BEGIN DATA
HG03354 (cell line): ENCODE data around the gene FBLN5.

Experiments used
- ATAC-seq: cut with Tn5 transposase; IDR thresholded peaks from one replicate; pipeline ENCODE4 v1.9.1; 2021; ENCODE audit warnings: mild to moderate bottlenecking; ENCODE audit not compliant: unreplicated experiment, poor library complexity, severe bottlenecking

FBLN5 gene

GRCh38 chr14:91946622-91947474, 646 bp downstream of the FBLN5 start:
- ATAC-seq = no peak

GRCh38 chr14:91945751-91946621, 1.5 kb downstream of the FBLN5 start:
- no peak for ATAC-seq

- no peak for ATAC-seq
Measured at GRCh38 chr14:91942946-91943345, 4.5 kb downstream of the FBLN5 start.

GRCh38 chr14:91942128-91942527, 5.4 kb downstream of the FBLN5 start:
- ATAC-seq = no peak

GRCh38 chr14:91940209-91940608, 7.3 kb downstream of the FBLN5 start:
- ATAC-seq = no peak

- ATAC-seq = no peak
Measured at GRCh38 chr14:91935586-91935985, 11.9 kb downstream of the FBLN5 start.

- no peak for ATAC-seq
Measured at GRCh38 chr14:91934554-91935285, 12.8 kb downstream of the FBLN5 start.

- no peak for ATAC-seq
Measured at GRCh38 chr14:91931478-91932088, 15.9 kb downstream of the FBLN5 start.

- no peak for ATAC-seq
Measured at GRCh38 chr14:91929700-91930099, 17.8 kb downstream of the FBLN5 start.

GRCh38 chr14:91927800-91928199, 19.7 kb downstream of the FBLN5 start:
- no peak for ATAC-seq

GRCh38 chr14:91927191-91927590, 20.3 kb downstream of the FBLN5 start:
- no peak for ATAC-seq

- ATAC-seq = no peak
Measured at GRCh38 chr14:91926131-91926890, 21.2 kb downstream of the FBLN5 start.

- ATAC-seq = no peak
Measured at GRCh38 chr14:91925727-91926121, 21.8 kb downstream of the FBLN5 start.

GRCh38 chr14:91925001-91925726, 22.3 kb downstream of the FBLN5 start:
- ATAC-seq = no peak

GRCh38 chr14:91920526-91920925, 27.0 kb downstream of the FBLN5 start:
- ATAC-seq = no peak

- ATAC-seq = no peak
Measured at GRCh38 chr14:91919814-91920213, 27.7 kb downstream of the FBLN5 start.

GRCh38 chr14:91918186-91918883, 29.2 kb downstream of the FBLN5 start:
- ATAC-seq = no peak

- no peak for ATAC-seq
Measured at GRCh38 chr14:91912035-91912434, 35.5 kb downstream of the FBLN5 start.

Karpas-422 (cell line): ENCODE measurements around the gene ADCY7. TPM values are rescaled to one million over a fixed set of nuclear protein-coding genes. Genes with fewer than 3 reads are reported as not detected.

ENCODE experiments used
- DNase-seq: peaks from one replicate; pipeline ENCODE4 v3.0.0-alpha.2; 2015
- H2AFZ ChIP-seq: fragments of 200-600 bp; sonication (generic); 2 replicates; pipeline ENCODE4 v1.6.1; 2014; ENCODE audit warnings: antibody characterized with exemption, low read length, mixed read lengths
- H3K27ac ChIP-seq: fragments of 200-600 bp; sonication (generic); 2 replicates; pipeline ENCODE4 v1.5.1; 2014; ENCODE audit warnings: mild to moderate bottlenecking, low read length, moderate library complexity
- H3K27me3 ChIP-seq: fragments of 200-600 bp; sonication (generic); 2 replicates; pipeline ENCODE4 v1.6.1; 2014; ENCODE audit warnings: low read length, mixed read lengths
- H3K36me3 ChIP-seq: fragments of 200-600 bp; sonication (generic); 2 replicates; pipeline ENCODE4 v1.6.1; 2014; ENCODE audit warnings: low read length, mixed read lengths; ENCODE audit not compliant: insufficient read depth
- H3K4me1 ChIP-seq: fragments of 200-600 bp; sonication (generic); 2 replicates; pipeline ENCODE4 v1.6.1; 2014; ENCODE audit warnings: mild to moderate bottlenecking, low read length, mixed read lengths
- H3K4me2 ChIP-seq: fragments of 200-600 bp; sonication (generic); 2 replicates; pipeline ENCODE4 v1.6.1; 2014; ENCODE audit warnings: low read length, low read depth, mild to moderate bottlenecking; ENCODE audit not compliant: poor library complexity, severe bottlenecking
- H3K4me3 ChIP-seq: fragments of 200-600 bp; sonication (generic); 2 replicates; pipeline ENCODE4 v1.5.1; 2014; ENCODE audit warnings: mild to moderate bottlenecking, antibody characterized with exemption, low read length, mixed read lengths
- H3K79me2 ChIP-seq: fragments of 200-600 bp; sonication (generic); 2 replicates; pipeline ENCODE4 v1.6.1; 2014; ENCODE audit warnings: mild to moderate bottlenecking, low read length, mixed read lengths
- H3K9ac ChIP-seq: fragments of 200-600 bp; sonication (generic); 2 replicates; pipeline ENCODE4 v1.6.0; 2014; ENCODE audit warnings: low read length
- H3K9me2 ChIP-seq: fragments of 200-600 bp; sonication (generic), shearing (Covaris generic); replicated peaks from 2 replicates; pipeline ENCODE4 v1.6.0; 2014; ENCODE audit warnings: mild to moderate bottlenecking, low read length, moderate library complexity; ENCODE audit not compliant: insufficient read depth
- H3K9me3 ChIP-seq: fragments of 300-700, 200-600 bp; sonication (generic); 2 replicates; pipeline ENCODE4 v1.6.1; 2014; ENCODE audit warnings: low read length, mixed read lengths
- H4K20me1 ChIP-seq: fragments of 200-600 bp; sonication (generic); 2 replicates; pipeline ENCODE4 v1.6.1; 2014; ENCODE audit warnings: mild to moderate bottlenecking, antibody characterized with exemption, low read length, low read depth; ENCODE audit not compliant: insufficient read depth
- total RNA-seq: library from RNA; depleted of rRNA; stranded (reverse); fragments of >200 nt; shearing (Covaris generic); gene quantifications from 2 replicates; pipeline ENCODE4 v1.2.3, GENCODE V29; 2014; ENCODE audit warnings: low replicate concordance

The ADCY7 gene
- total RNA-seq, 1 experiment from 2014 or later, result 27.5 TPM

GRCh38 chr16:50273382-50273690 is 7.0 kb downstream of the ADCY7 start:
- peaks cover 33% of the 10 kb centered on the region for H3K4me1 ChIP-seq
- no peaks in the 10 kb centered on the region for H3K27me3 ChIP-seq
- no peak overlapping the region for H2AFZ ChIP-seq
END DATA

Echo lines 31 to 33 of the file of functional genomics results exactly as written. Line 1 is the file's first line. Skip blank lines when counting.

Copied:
GRCh38 chr14:91925001-91925726, 22.3 kb downstream of the FBLN5 start:
- ATAC-seq = no peak

GRCh38 chr14:91920526-91920925, 27.0 kb downstream of the FBLN5 start: